Lastly, when you find the perfect home and want to make an offer, having a good Buyer’s Agent assisting you with pricing, negotiating, paperwork, and all other aspects of buying a home is invaluable. So don’t cheat yourself out of this benefit by “going rogue”.

I would welcome the opportunity to assist you in finding and purchasing the perfect home. Contact me today for expert, professional assistance.

The Role of the Appraisal

If you are buying a home and taking out a mortgage, the Lender is going to order an appraisal of the property by a licensed real estate appraiser to be sure that they – the Lender – are making a good investment. You can offer whatever you want on a house, but if you’re taking out a mortgage to pay for it, the Lender has a vested interest in ensuring the home is worth what you offered. After all, they don’t want to lose their money in the event the home winds up in foreclosure.

The appraisal is an important part of the mortgage commitment process. It is ordered by the Lender once you have completed your home inspections and have confirmed that you are definitely going forward with the purchase. This is typically around the time that the Purchase & Sale agreement is signed and your mortgage application is now considered “complete”.

Appraisals are typically completed within a week of being ordered, although that depends on how active the market is. When the volume of home sales is unusually high, the time it takes to get an appraisal can be longer, since there is a finite number of licensed appraisers. The appraiser visits the home you are buying, completes an extensive report about the home, and then delivers the final appraisal report to the bank, usually within a few days.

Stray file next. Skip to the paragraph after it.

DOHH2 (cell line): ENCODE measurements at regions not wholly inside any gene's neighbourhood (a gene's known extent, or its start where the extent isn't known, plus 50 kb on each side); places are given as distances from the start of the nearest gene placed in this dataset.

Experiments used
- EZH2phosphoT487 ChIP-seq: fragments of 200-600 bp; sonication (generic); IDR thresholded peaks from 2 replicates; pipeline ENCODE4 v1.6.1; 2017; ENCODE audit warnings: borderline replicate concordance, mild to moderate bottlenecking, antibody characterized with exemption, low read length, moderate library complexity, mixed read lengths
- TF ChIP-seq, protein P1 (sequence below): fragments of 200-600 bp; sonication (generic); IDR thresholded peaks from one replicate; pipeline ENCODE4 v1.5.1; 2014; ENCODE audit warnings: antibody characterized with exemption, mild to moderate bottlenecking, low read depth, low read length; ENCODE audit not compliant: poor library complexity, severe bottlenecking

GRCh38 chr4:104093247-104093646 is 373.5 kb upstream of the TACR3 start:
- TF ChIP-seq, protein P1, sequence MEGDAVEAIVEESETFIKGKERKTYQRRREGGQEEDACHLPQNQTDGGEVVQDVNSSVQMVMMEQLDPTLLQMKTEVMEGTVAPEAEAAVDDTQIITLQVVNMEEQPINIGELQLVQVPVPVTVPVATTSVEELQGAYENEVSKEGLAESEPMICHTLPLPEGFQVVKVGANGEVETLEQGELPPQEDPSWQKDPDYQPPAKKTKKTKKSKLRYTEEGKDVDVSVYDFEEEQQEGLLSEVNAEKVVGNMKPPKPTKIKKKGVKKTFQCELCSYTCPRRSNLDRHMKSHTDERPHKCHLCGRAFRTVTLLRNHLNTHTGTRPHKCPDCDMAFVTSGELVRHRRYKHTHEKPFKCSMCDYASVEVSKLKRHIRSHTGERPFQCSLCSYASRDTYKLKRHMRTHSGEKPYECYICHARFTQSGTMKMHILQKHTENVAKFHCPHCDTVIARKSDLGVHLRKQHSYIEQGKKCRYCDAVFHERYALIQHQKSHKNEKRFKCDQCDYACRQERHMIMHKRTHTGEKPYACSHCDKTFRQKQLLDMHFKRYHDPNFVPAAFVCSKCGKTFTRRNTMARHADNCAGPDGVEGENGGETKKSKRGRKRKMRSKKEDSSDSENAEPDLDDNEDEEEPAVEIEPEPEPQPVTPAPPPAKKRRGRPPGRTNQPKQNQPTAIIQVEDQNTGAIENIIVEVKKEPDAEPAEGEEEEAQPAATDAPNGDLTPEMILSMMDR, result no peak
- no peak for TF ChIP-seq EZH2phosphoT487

The general rule of thumb with conventional mortgages is that if you are putting down 20% and financing 80%, the home needs to appraise for at least the sale price. The Lender figures that if you default on your loan, they should be able to recoup at least 80% of the value of the home, in the event they need to sell it. If you are putting down 20% and the home appraises for LESS than the sale price, you may be able to renegotiate with the Seller and pay the appraised price instead of the offer price.

If you are putting down less than 20%, whether intentionally or due to a low appraisal, you will typically need to take out mortgage insurance, which gives the Lender some added insurance on the amount over 80% that they are financing, should you default.

If you are putting down MORE than 20% — let’s say 50% — then even if the home appraises for a bit LESS than your sale price, you can still buy it for the agreed-upon price, although you may not wish to do so. On a related note, if you are paying straight cash for the home, there is no automatic appraisal at all, although you yourself can request an appraisal and can even write into your offer that your purchase at the agreed-upon price is contingent upon the home appraising at or above the sale price.

Whether you’re putting down 5 or 25 percent, paying cash, or financing the entire amount with a VA loan, I can help guide you through the process to home ownership. Please contact me for expert guidance. It would be my privilege to assist you.

Security Cameras in a Vacation Rental

More and more, vacation rental tenants are encountering properties with security cameras installed, which causes concerns about violation of privacy.

Is it legal for homeowners to install security cameras at a rental property? Are there specific areas where surveillance can be placed or not? Do tenants have to be notified if surveillance cameras are in place?